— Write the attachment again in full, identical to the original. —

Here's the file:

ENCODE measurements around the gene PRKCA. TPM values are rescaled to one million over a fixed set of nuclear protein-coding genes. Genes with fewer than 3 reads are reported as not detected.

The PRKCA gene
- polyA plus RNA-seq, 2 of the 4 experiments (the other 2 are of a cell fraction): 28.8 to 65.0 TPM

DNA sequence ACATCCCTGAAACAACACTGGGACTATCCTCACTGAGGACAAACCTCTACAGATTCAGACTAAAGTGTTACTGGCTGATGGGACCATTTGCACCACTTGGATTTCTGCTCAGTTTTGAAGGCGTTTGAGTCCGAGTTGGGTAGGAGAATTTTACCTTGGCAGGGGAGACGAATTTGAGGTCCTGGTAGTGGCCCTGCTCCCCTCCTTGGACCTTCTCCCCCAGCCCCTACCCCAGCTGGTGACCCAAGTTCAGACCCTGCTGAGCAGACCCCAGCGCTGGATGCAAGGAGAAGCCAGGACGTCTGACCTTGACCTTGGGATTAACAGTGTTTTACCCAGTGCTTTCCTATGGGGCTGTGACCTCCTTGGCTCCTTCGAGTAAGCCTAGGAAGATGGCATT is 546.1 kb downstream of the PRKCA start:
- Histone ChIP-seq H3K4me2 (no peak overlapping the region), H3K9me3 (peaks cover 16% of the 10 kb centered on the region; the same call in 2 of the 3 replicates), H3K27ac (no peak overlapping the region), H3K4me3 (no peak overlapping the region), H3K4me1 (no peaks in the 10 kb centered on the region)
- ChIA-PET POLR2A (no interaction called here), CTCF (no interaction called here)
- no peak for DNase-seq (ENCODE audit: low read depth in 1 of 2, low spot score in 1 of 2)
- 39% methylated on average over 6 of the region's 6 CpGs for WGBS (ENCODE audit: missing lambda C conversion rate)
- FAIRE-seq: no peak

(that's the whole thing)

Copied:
ENCODE measurements around the gene PRKCA. TPM values are rescaled to one million over a fixed set of nuclear protein-coding genes. Genes with fewer than 3 reads are reported as not detected.

The PRKCA gene
- polyA plus RNA-seq, 2 of the 4 experiments (the other 2 are of a cell fraction): 28.8 to 65.0 TPM

DNA sequence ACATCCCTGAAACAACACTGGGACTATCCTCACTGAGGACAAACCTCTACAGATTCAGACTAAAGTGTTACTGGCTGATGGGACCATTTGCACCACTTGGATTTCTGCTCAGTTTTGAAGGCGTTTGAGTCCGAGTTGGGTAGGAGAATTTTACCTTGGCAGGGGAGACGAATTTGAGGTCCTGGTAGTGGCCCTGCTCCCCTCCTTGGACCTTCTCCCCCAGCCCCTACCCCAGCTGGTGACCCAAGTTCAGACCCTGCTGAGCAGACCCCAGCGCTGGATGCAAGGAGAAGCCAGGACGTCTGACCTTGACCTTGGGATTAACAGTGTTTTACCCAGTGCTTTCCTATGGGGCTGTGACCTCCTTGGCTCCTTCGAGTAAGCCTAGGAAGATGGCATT is 546.1 kb downstream of the PRKCA start:
- Histone ChIP-seq H3K4me2 (no peak overlapping the region), H3K9me3 (peaks cover 16% of the 10 kb centered on the region; the same call in 2 of the 3 replicates), H3K27ac (no peak overlapping the region), H3K4me3 (no peak overlapping the region), H3K4me1 (no peaks in the 10 kb centered on the region)
- ChIA-PET POLR2A (no interaction called here), CTCF (no interaction called here)
- no peak for DNase-seq (ENCODE audit: low read depth in 1 of 2, low spot score in 1 of 2)
- 39% methylated on average over 6 of the region's 6 CpGs for WGBS (ENCODE audit: missing lambda C conversion rate)
- FAIRE-seq: no peak